Feeling Angry with Yourself 

When people are angry with themselves, their anger impacts all areas of their life. Feeling angry at yourself is going to interfere with relationships, work, and how you feel about yourself in general. If you’ve done something wrong, it’s important to learn how to deal with the consequences effectively.

When you’ve made a mistake, you might find yourself feeling angry. Perhaps you regret something that you did. Or maybe you regret something you didn’t do. How you respond to your angry feelings makes a big difference.

Feeling angry is okay. However, beating yourself up about something isn’t helpful. If you find┬áthat you call yourself names, dwell on mistakes, or punish yourself repeatedly, it is only going to sabotage your future efforts. It is important to learn from past mistakes but in a healthy way.

You can’t heal yourself until you admit your feelings. Identify your anger and the underlying causes. What behaviors or problems did you have that have led to your angry feelings?

Sometimes anger is justified. Maybe you hurt someone else. Perhaps you made a big mistake that is going to impact the rest of your life. However, staying in a place of guilt, shame, and anger is not going to benefit you.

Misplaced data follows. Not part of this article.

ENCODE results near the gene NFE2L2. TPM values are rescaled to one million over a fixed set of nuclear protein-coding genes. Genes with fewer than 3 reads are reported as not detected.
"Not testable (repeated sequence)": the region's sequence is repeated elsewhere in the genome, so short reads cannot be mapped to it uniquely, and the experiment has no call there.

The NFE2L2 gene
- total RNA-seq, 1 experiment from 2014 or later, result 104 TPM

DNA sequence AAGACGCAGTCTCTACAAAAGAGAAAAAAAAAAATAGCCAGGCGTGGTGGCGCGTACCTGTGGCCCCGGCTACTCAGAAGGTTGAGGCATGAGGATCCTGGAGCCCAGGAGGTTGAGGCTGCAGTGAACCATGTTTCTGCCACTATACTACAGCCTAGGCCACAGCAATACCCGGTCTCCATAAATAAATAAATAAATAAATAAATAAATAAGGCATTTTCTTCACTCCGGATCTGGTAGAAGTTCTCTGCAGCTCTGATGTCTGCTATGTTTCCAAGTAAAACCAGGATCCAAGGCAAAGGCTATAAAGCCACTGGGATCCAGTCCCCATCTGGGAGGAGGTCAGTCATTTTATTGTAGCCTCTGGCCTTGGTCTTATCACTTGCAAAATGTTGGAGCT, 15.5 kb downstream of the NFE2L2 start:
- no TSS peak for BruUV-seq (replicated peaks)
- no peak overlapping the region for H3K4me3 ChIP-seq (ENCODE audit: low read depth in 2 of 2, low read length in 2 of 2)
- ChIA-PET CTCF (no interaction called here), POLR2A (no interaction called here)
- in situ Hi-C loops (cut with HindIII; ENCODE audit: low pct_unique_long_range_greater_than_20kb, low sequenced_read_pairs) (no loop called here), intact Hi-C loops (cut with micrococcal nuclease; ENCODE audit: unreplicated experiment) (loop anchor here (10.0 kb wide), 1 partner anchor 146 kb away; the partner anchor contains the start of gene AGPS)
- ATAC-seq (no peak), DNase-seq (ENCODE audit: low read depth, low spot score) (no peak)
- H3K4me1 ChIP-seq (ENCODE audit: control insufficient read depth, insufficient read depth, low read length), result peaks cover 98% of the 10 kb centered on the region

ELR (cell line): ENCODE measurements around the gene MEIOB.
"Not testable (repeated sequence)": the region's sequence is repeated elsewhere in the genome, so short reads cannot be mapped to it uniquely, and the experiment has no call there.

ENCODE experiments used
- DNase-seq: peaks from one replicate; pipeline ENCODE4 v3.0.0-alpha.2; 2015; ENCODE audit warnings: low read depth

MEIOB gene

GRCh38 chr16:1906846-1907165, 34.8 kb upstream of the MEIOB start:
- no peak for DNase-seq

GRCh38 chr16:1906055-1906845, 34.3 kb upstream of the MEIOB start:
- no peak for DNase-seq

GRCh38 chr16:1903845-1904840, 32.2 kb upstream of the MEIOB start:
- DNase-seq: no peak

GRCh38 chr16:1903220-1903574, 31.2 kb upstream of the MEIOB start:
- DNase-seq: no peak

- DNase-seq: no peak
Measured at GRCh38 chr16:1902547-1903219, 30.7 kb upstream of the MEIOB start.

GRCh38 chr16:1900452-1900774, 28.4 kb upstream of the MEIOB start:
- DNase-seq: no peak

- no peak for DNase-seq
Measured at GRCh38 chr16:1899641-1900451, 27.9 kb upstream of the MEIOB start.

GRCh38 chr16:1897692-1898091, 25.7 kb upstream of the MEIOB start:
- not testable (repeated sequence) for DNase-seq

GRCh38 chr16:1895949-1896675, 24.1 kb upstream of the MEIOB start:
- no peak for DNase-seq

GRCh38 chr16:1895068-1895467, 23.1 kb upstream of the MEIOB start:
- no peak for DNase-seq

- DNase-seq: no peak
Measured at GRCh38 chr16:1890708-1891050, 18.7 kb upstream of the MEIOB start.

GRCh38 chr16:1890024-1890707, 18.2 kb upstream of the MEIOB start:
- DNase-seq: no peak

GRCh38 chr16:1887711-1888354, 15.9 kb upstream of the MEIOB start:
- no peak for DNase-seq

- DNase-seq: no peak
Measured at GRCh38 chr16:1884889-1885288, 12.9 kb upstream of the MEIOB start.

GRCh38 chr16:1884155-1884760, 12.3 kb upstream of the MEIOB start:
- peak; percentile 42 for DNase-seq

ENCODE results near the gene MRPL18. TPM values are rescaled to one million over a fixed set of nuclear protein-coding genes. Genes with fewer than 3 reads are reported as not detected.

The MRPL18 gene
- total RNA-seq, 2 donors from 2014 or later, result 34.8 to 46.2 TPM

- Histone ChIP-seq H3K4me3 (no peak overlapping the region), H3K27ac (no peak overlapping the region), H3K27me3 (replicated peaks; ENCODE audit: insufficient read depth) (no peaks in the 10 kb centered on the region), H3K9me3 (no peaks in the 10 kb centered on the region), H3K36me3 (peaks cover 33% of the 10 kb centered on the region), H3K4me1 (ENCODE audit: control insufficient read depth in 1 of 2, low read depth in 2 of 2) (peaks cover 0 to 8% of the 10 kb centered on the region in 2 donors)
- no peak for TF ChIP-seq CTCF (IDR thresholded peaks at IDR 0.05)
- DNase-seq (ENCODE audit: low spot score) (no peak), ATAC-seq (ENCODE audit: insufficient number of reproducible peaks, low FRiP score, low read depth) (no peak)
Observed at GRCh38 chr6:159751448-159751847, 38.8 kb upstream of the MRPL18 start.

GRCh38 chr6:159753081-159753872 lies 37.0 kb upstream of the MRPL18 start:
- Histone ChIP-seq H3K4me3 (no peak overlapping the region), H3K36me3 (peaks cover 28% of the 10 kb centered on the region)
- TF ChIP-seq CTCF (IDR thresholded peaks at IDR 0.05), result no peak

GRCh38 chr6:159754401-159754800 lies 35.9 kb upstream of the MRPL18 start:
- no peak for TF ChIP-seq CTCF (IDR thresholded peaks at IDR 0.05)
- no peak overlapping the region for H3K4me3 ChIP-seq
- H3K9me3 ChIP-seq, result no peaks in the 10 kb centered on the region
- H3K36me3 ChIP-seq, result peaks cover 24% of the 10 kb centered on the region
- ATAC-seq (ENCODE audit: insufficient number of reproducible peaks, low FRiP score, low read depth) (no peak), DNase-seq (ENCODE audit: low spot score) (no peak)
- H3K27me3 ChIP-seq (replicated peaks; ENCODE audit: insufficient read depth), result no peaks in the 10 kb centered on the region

Maybe you don’t even know exactly why you are angry with yourself. Maybe you’ve just always thought you were “bad.” Perhaps your habits of putting yourself down are so deeply ingrained that you don’t even know you are doing it.

Then there are those times that we are angry about a situation and we can do something about it. For example, if you are mad at yourself for taking a job that you hate, your anger may be telling you it’s time for a change. Taking action in such cases can help restore you to some sense of normalcy.

No matter what the reasons are that you are angry with yourself, don’t treat yourself worse than you would treat a friend or family member. Think about what it would require to be able to forgive yourself. If you have difficulty doing so, consider seeking counseling from a therapist or a clergy member.

One Response to “Feeling Angry with Yourself”

  1. Do you think it is correct to make a normal reactive behaviour to a bad situation an undesirable emotion?

    Anger is a perfectly normal reaction to an experience that is awry out of plan, unexpected, costly, etc.

    Anger at oneself? That’s an issue sure, but anger at a situation that is irrational, illogical and putting up bars against resolution? That’s normal.

    Also, do you think that counseling statistically can show that it save marriages? My personal experience is that counseling is a factor at teh end of people’s marriages and gives them justifications or satifies their own thinking and empowers them to finally get out.

    It’s sad really.

    Also, statistically, how many counseling sessions are driven by men’s requests as opposed to women’s?

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